People all too often assume that couples who don't have children have an easy time going through divorce. The truth is that divorce is difficult regardless of how big or small your family unit is.
While couples who don't have children won't have to worry about arranging for child support or visitation schedules, they may still have a dependent in their life with whom they want to retain a relationship.
In this case, however, it would be a four-legged dependent, not a child. People can develop intense and meaningful bonds with pets or companion animals.
It's only natural to want to retain this relationship at a time when you likely need that unconditional love to help you cope with the reality of divorce. In short, you need to ensure you have custody of your pet.
For most of its history, the state of Illinois has treated pets like property in divorce proceedings. That means that one spouse could receive the pets in divorce, but the judges deciding the outcome of the divorce couldn't really do more than this.
Thanks to a newer law in Illinois, you have a right to visit with your four-legged friend even if you know you can't offer them a forever home after the divorce.
Visitation and shared custody of pets is now possible in an Illinois divorce
The courts have seen too many protracted battles because of the "winner take all" approach that resulted from viewing animals as possessions. People would become so emotional about the pet that they'd lose sight of the bigger picture.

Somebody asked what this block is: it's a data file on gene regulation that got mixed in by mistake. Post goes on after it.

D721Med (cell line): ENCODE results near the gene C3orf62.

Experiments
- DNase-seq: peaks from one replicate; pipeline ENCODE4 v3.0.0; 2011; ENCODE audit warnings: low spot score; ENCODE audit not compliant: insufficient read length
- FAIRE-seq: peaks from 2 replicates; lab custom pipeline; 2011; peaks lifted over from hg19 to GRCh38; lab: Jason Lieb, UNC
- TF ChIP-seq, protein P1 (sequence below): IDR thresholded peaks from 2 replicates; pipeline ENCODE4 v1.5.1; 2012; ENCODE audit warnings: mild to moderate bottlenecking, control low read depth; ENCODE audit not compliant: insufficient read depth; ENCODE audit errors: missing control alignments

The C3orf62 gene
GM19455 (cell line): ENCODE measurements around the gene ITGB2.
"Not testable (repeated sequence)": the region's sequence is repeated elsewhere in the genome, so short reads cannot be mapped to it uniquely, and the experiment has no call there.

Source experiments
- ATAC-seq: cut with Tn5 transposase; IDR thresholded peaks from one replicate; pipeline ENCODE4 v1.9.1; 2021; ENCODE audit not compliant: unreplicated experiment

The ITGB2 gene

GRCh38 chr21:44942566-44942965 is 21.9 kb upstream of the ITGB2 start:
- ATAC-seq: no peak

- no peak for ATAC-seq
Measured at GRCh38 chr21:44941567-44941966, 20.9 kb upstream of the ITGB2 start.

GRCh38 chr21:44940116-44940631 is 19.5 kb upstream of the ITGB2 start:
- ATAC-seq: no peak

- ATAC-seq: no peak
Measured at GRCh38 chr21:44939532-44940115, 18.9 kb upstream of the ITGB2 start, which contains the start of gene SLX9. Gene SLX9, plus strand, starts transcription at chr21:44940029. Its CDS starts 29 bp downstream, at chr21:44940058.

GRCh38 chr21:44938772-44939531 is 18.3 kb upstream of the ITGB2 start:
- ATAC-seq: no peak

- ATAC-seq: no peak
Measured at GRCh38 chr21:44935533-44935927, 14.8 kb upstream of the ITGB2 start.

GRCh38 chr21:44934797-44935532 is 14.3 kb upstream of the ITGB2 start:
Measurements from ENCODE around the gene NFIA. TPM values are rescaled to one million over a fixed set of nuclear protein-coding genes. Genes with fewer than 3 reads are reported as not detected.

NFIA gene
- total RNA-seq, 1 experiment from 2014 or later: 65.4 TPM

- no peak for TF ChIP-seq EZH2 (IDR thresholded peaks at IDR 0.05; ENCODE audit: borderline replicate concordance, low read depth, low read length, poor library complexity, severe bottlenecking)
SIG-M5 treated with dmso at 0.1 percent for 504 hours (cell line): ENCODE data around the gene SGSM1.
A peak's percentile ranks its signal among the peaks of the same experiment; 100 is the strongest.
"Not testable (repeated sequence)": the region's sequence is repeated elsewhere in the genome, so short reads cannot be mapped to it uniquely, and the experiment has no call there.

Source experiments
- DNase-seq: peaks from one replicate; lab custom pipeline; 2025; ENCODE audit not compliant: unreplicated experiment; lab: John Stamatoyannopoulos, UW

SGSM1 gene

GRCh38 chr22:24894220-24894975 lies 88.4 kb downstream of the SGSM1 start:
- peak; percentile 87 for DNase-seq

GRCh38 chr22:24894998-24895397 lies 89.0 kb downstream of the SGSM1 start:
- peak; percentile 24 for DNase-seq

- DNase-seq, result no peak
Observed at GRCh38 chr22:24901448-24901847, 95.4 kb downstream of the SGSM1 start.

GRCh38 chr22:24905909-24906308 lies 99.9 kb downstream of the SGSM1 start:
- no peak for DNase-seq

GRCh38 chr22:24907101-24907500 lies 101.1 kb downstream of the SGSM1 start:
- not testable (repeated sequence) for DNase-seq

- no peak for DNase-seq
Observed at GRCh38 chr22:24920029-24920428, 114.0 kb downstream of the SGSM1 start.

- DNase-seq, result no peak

Since the new law went into effect on Jan. 1, 2018, divorcing couples in Illinois have had more options regarding how they handle their companion animals. For some couples, the option of sharing custody or arranging for visitation could solve the biggest outstanding issue and help the divorce proceed without litigation.
Couples choosing to go through mediation could also make use of this new law by outlining a custody agreement or visitation schedule for their pets in the mediation session.
How do judges decide custody of pets?
Judges will make decisions in litigated cases based on the best interests of the pet. If both of the people involved have the space and time to devote to the animal, shared custody may be the best solution.
If one person works long hours or regularly travels as part of their job, they may not be able to offer full-time housing and care to the pet. In a scenario like this, agreeing to visitation could be the best outcome.
Like any other area of family law, custody can quickly become complicated and contentious. Working with an experienced Illinois family law attorney is your best option for keeping your pet a part of your life as you navigate divorce.